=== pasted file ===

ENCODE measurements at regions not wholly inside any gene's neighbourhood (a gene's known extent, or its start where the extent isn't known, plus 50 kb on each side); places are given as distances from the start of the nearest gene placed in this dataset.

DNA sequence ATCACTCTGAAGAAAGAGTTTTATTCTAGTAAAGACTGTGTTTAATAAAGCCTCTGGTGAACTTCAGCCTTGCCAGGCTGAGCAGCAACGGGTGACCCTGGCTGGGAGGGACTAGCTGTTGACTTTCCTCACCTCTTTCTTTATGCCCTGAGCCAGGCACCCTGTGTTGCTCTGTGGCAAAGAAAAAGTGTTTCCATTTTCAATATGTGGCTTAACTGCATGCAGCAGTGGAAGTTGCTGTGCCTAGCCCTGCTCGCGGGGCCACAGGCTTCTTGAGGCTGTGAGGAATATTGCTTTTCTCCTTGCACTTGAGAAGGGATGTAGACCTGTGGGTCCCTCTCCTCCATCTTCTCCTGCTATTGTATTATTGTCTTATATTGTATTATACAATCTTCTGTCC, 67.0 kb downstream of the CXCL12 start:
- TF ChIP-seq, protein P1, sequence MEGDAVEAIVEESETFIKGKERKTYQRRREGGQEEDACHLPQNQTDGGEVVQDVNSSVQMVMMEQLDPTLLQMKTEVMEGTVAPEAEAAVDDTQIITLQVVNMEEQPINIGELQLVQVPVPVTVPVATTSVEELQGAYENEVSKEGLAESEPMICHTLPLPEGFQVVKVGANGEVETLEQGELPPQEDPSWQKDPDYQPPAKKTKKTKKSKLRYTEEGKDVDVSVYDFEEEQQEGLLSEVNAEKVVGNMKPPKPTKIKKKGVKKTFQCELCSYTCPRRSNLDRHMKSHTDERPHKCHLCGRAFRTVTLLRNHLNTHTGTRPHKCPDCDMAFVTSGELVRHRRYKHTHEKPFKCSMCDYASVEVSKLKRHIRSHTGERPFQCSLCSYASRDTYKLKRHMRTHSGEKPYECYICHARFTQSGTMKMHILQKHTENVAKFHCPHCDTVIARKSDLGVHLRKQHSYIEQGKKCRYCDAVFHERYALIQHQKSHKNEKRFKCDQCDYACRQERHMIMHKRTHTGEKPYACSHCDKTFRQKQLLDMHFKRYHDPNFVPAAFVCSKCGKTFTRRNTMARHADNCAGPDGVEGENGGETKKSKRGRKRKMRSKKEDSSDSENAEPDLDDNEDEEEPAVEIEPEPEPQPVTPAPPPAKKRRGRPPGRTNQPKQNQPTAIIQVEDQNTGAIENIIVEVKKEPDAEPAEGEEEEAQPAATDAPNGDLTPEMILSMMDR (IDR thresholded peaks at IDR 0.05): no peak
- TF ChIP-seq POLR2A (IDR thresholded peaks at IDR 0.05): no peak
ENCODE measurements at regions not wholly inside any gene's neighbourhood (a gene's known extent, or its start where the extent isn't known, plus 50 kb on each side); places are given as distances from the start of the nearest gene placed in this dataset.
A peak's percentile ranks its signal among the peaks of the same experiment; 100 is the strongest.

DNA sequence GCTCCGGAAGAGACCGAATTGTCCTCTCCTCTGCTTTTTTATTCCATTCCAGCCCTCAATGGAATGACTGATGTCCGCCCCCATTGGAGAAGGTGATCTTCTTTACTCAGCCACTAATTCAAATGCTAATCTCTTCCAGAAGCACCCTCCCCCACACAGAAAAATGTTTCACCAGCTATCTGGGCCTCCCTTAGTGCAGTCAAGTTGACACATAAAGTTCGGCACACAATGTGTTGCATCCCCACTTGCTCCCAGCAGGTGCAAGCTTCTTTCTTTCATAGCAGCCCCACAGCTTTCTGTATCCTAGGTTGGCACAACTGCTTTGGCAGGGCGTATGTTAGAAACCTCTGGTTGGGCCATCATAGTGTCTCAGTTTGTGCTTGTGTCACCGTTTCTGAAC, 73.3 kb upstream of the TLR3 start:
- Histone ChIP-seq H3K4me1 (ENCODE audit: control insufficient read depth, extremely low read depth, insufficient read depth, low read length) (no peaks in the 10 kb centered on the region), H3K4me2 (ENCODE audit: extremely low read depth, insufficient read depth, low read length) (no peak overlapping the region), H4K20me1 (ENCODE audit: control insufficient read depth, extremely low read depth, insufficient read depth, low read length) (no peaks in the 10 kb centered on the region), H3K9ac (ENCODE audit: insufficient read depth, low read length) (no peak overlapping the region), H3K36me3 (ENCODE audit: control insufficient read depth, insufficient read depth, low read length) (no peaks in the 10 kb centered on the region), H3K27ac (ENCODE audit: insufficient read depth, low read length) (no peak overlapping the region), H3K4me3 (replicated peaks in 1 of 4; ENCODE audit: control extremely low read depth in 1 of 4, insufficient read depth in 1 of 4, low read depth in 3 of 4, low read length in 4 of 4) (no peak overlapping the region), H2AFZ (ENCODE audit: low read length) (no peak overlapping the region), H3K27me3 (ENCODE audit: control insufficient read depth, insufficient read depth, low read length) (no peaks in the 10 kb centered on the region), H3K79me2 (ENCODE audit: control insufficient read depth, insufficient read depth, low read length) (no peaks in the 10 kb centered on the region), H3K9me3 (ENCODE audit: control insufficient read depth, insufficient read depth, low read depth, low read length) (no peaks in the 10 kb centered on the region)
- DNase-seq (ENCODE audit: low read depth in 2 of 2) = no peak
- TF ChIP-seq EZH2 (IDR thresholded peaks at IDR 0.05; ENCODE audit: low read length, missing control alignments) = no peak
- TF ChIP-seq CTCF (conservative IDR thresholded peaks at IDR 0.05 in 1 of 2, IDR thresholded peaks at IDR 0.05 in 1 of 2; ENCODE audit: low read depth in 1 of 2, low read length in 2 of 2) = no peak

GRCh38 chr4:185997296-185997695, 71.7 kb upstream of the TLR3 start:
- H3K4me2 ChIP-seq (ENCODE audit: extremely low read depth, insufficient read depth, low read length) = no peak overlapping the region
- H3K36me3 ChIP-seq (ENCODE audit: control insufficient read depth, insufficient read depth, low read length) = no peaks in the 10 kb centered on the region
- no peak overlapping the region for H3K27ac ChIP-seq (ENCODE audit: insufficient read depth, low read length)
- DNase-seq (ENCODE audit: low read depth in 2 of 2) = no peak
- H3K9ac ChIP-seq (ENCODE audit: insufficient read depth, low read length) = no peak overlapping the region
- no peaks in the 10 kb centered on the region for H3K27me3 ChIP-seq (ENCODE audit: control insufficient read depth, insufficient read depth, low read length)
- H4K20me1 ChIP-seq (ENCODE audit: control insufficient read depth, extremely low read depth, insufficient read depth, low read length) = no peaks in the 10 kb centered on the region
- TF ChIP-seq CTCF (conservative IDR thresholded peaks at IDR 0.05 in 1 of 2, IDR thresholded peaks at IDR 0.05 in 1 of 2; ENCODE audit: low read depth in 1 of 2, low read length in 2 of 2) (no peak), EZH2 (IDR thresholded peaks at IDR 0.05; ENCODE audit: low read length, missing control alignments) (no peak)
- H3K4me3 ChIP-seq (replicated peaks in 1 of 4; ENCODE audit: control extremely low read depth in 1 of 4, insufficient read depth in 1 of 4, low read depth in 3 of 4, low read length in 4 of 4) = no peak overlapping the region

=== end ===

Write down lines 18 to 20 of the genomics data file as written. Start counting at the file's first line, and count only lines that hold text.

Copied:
- no peaks in the 10 kb centered on the region for H3K27me3 ChIP-seq (ENCODE audit: control insufficient read depth, insufficient read depth, low read length)
- H4K20me1 ChIP-seq (ENCODE audit: control insufficient read depth, extremely low read depth, insufficient read depth, low read length) = no peaks in the 10 kb centered on the region
- TF ChIP-seq CTCF (conservative IDR thresholded peaks at IDR 0.05 in 1 of 2, IDR thresholded peaks at IDR 0.05 in 1 of 2; ENCODE audit: low read depth in 1 of 2, low read length in 2 of 2) (no peak), EZH2 (IDR thresholded peaks at IDR 0.05; ENCODE audit: low read length, missing control alignments) (no peak)